Ari Fleischer, Speaking for Himself Ari Fleischer resigned as White House press secretary in July, after working for President Bush since his election campaign and has now formed his own communications firm. At 42, he’s been in politics for two decades, building a career as a spokesman for Sen. Pete Domenici (R-NM), the House Ways ... Features
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Features  |   September 01, 2003
Ari Fleischer, Speaking for Himself
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Speech, Voice & Prosodic Disorders / Features
Features   |   September 01, 2003
Ari Fleischer, Speaking for Himself
The ASHA Leader, September 2003, Vol. 8, 2. doi:10.1044/leader.FTR3.08162003.2
The ASHA Leader, September 2003, Vol. 8, 2. doi:10.1044/leader.FTR3.08162003.2
Ari Fleischer resigned as White House press secretary in July, after working for President Bush since his election campaign and has now formed his own communications firm. At 42, he’s been in politics for two decades, building a career as a spokesman for Sen. Pete Domenici (R-NM), the House Ways and Means Committee, presidential candidate Elizabeth Dole, and—since 1999—George W. Bush.
In his final days at the White House, Fleischer invited The ASHA Leader for an interview to talk, for a change, about himself. In particular, he wanted to reflect upon the importance to him of the speech-language pathology services he received for a childhood lisp.
When did your lisp first become evident?
I remember it very distinctly in first grade. I talked a lot, but had a pronounced lisp. It was just part of growing up for me. I was the youngest, with two older brothers, and everybody thought I sounded cute when I was little. That’s what my mother remembers. But when I got to first grade, my parents took it seriously and sought treatment for me. Every Wednesday afternoon I would go to the speech and hearing center at the hospital in Greenwich, CT, to see Dr. Shulman. Of course for a kid, everything is amusing, and I always liked going to the town next door.
What techniques did your speech-language pathologist use?
I was treated for tongue thrust, and I remember that Dr. Shulman put something on my tongue to show me where my tongue was supposed to go. He put candy, or some kind of treat, on my tongue. He did one-on-one treatment for several months, as I remember. The treatment wasn’t over a long period of time. Perhaps that’s standard for that type of lisp. Mine wasn’t severe, but it wasn’t a light one either.
Having this disorder and overcoming it—has that in any way influenced who you are today?
Looking back, I believe that it doesn’t matter what impediment you may have—if you get treatment, you can be anybody and do anything. The sky’s the limit. What’s important is to get the treatment.
To this day there will be moments when—if I have to use a “th” word with an “s” word back to back—I can still feel the tongue go up and move to where it’s supposed to be. It was drilled into me and ingrained in me. It’s a learned thing, and I’m still cognizant of the training and the technique. If I think about it, I’m still aware of where I’m supposed to put my tongue.
I can’t say that because I had a lisp, it made me anything other than who I am. But if I hadn’t gone to a speech-language pathologist—if my parents hadn’t taken it seriously and I had not done what you’re supposed to do to learn to speak correctly—I might not have been able to hold this job. I don’t know.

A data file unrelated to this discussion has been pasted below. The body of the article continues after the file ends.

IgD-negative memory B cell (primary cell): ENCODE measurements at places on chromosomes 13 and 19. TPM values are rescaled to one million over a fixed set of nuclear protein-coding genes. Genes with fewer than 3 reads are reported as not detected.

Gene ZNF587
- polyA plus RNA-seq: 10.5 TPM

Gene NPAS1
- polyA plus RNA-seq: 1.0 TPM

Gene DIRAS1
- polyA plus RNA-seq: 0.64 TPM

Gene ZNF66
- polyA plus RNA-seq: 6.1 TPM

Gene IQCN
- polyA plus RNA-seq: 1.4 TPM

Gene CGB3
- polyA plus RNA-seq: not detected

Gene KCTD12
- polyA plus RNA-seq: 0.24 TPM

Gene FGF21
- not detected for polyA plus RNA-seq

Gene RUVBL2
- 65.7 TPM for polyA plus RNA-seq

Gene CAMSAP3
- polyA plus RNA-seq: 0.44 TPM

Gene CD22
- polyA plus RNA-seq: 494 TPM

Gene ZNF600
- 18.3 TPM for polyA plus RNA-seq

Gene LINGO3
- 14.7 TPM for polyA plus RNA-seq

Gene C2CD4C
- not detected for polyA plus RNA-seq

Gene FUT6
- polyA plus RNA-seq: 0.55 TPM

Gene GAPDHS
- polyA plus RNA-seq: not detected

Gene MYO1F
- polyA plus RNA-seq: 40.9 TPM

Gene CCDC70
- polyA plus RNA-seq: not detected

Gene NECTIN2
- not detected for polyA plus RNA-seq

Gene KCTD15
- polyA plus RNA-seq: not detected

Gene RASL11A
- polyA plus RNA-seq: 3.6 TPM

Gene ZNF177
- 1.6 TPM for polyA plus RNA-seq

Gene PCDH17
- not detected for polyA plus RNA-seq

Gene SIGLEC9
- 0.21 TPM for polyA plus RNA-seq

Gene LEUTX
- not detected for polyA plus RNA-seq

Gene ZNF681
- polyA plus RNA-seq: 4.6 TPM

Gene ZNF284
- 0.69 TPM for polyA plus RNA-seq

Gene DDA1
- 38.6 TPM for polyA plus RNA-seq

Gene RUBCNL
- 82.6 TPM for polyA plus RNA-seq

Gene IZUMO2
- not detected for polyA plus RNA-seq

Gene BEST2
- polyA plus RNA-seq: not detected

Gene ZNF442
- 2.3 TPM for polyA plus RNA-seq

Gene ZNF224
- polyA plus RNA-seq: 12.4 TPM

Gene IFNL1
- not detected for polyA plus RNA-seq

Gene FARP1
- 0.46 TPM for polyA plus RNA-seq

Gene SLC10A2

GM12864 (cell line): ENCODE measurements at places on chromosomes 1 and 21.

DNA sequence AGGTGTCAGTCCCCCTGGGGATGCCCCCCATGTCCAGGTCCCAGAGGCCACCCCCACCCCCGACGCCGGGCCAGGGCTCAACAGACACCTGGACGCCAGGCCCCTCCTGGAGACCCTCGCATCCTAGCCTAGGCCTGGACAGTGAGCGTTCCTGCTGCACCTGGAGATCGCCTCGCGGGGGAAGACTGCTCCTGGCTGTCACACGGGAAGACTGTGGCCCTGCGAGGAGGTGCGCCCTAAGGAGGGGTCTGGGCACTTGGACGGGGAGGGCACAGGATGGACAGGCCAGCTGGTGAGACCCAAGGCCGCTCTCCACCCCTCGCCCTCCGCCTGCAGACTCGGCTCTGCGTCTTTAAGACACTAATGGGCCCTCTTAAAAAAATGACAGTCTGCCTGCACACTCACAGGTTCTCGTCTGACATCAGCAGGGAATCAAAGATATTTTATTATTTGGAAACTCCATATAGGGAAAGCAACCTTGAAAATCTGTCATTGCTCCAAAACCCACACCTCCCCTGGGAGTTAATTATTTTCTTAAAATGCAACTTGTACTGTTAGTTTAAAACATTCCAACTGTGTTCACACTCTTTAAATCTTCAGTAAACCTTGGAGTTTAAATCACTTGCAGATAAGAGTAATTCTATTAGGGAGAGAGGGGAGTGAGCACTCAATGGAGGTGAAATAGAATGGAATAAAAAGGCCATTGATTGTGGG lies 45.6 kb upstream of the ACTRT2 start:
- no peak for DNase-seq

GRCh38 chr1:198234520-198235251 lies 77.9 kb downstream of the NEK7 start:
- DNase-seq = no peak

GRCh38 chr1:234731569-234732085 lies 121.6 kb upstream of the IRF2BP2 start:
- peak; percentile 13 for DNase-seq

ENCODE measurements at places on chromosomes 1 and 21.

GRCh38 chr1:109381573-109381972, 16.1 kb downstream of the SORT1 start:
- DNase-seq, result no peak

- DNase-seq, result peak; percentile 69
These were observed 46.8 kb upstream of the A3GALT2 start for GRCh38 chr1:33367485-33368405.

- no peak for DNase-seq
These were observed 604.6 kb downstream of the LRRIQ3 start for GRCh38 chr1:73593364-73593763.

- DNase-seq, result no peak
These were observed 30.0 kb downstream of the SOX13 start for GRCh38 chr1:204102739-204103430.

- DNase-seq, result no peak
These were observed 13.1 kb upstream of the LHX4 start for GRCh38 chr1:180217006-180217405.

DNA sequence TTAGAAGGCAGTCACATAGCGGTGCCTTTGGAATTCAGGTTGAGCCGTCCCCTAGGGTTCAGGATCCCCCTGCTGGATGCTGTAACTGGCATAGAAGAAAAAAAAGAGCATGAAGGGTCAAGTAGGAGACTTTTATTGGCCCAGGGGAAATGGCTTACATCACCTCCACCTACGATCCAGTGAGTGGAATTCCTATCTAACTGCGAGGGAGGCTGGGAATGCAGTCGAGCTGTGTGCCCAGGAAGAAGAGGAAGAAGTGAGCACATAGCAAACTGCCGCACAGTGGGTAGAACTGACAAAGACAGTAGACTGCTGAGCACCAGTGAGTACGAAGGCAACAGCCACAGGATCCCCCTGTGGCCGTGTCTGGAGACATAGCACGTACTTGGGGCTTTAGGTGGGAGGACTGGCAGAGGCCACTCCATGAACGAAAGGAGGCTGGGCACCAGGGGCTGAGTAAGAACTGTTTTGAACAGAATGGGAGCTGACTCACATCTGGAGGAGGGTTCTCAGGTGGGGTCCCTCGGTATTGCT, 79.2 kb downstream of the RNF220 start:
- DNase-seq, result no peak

The treatment opened up doors because I had a handicap, a speech impediment, and I overcame it.
Your career has been built upon your ability to communicate, beginning after college and leading to an office in the West Wing. When did you notice you had a gift for communication?
I’m not sure that I do—especially in that briefing room! But really, I don’t see it that way. I know that I’m very fortunate to have this job and to work with the president. But there are a lot of people serving the president who have gifts and talents in a number of different functions and capacities. We just do our jobs around here.
My job is to speak for the president. It requires a lot of homework, a lot of substantive learning. I spend a lot of time with the president, listening to the president, and then I have to rely on my judgment to go out and say the right things and not to say things that shouldn’t be said. Hopefully I’m somewhat articulate in being able to do it.
What prompted you to call ASHA?
I wanted to reach out because it hit me one day that I had a speech impediment, and my job is to speak. I wanted to share my story with the hope that children—first-graders or anyone—who have any type of speech impediment can see this as an example. It doesn’t matter what impediment you may have today, there’s a great future tomorrow if you get the treatment and you work at it. So I decided to find the professional association and tell my story.
I hope I can inspire children who have lisps and others with speech disorders to realize that it can be a phase in your life that you deal with and go through, and it’s over and you can still have a wonderful future ahead.
And I also would say to all the speech-language pathologists and other health care workers that you never know what impact you are having on the children you are treating today. In first grade, Dr. Shulman made a difference in my life that I’m sure he never anticipated at the time.
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September 2003
Volume 8, Issue 16